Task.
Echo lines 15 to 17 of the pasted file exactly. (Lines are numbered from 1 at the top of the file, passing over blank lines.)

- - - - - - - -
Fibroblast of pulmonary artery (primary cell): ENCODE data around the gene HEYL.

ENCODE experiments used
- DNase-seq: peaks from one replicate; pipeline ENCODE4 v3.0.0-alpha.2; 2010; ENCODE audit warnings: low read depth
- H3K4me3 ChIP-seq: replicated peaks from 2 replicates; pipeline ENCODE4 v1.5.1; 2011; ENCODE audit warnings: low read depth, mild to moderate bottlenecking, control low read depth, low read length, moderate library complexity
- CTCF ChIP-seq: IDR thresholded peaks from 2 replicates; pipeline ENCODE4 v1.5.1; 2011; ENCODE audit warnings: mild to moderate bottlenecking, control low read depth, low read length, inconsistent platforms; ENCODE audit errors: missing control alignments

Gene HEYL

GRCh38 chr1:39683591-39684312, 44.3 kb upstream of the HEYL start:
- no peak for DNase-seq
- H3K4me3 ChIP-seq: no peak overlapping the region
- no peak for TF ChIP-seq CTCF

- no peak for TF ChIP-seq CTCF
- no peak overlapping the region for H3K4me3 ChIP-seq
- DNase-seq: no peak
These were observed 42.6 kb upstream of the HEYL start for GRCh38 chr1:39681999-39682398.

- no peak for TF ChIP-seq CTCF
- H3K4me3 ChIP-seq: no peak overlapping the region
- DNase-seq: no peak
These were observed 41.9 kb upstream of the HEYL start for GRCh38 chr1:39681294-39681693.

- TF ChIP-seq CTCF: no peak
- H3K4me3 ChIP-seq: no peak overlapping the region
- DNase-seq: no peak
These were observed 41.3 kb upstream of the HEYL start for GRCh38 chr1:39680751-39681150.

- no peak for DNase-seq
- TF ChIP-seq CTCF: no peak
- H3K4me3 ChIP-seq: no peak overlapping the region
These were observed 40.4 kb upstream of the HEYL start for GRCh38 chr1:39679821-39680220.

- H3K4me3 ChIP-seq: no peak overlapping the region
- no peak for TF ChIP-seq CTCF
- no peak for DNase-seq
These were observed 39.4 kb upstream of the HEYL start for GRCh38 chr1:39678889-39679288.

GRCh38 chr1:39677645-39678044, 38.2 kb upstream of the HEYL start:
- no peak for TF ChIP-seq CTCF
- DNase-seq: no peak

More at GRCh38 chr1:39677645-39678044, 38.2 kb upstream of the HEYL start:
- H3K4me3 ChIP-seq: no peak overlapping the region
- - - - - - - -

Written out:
- no peak for TF ChIP-seq CTCF
- H3K4me3 ChIP-seq: no peak overlapping the region
- DNase-seq: no peak